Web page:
23
March
2012
|
07:00
America/Tegucigalpa

The state of water

(Edmonton) According to self-described “water warrior” Maude Barlow, invited to campus this week by the University of Alberta’s Office of Sustainability, there has been some good news in the battle over the planet’s water.

In 2010, the United Nations General Assembly voted to declare the human right to water and sanitation legally binding. It was a surprise, as few expected the vote to go that way, says Barlow, national chairperson of the Council of Canadians and recently named advisor on water to the United Nations.

In debates preceding the momentous decision, there seemed to be huge resistance to the idea of access to clean water as a human right, especially from transnational corporations. After the motion was introduced by the Bolivian ambassador to the UN,  “it was a month of great despair, anxiety and gnashing of teeth,” Barlow told her audience at the U of A’s Myer Horowitz Theatre March 22. “Canada and other countries said it needed more study.”

In the end, however, 122 nations voted in favour, with 41 abstentions including Canada. One consequence is that the Canadian government is now obligated to provide clean drinking water and sanitation to all First Nations communities, “a tremendous breakthrough,” says Barlow.

And yet despite that moment of triumph, the fight over water is only beginning, she says. Global demand is sharply on the rise, while some groundwater aquifers are emptying out, leaving many places in the world with severe water shortages. In fact water scarcity is the greatest cause of child deaths in the global south, with a child dying on average every three and half minutes: “We are a planet in crisis, and we haven’t taken it seriously.”

Barlow was invited to the U of A to celebrate international Water Day, designated by the United Nations to create awareness around the global water scarcity crisis.

“One of our commitments is to get communities talking about and advancing fundamental understandings of the various and complex factors underlying sustainability,” said U of A president Indira Samarasekera in her introduction to Barlow. “That’s why this speaker series is so important.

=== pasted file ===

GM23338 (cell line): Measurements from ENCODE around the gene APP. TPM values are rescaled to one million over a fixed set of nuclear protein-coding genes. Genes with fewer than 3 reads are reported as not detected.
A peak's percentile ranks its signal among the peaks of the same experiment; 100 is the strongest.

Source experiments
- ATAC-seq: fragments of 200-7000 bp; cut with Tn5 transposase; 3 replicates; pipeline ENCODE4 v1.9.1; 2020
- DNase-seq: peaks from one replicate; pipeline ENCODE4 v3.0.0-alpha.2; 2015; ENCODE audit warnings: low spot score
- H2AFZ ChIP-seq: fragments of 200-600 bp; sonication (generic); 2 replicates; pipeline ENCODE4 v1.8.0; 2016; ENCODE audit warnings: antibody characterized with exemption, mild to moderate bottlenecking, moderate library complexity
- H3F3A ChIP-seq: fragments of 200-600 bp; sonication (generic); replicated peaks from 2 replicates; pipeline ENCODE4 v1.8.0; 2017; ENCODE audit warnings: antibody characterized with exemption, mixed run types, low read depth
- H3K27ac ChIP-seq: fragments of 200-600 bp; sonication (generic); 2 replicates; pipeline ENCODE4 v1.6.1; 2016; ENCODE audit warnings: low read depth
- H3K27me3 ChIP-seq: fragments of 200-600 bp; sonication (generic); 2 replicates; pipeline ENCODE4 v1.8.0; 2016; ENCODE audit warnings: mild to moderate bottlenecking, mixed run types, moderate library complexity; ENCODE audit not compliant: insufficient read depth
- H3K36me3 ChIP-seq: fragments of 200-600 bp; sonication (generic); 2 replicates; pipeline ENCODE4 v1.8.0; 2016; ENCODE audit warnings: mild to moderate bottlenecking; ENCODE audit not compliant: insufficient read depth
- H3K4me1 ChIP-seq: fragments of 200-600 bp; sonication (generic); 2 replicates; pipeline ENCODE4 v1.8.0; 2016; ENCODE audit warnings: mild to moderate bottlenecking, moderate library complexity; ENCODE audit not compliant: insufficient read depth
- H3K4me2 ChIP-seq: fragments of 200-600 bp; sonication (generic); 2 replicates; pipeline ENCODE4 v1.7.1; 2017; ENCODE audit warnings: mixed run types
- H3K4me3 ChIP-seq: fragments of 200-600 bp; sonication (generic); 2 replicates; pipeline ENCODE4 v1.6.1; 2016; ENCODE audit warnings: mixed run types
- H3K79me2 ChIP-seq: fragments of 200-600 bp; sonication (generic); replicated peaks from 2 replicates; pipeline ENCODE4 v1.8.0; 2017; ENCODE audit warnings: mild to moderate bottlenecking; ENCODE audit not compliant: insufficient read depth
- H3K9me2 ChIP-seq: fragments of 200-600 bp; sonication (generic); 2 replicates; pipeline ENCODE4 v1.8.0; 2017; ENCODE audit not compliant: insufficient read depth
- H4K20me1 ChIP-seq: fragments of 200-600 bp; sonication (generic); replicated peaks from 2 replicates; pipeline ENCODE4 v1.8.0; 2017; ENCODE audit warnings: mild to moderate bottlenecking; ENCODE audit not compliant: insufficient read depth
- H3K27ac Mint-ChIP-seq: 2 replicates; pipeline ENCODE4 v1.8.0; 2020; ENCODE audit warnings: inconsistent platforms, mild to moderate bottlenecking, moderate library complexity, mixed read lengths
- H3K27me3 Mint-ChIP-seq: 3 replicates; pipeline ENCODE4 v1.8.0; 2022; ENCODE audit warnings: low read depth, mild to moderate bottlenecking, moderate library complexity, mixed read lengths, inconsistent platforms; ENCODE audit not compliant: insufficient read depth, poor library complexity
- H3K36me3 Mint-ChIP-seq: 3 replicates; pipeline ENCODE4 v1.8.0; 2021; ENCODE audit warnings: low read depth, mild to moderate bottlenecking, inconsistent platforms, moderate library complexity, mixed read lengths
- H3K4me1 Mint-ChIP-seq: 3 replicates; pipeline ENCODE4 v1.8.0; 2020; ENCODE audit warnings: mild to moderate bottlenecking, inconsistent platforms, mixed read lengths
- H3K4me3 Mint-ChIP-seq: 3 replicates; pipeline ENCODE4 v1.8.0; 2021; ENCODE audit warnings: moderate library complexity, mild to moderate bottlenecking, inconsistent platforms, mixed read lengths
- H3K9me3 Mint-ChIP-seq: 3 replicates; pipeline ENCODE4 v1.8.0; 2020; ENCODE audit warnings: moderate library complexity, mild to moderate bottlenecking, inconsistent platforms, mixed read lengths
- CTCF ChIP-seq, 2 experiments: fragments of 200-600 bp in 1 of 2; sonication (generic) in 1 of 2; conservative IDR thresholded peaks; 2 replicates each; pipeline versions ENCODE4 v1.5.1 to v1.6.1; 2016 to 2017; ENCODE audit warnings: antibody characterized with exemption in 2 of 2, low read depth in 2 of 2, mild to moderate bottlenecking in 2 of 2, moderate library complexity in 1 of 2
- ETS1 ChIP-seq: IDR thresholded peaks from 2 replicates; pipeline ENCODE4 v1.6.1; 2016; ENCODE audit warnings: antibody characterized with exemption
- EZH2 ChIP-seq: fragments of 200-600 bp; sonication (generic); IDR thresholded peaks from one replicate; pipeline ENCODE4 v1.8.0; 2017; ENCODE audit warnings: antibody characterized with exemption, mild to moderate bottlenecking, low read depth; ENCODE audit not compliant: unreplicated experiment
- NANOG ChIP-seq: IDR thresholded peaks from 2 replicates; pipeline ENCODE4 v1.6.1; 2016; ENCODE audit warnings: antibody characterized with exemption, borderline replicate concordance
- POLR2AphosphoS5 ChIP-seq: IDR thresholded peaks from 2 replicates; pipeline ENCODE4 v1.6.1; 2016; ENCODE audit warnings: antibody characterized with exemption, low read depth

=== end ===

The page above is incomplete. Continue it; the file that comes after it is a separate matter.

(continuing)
“The University of Alberta strives to create an intellectual arena in which no sides are taken until research and evidence point to the best available answer. Maude Barlow is a leading proponent of an important side of the water debate…an acknowledged leader in the international water-justice movement.”


Barlow’s talk, entitled “Blue Covenant: The Global Water Crisis and the Fight for the Right to Water” was part of the U of A’s Sustainability Speaker Series.  It was also one more contribution to an ongoing debate on the future of water launched by a panel discussion held at the U of A last month, which included Sunita Narain, director general of the Centre for Science and Environment, Peter Brabeck-Letmathe, chairman of the board of Nestlé, and Steve Hrudey, U of A professor emeritus in analytical and environmental toxicology.

Barlow also warned against the increased privatization of water delivery services. She said a new trade agreement between Canada and the European Union could make it even harder for governments in Canada to protect water from exploitation by transnational corporations. The proposed Comprehensive Economic and Trade Agreement would give European companies the right to bid on many services that are currently public, including water delivery.

“European companies are chomping at the bit, because they know this is going to give them a foot in the door to deliver water in our country on a for-profit basis,” says Barlow.  She added that the Canadian government announced three years ago it would only fund municipal water infrastructure projects that agreed to public/private partnerships.

A big problem underlying the water crisis is the emerging “green economy,” she says, which aims to put a price on the environment. The United Nations, for instance, recently released a report saying nature is worth $71 trillion dollars to the global economy.

And while it might seem at first like a progressive move to assign economic value to natural systems�such as rivers�so they can be more easily protected, it is in fact “an incredibly dangerous game,” says Barlow. If an ecosystem such as a lake cannot be shown to be “worth more if left alone than if transformed as a tailing impoundment area, it won’t be able to compete.”

Barlow concluded that the world must see water as having intrinsic rights independent of human use, since it is the most important element of living ecosystems. 

“We have to start understanding that water and nature were not put here for our pleasure, profit and convenience…we have to think fundamentally differently and align our laws with those of nature.”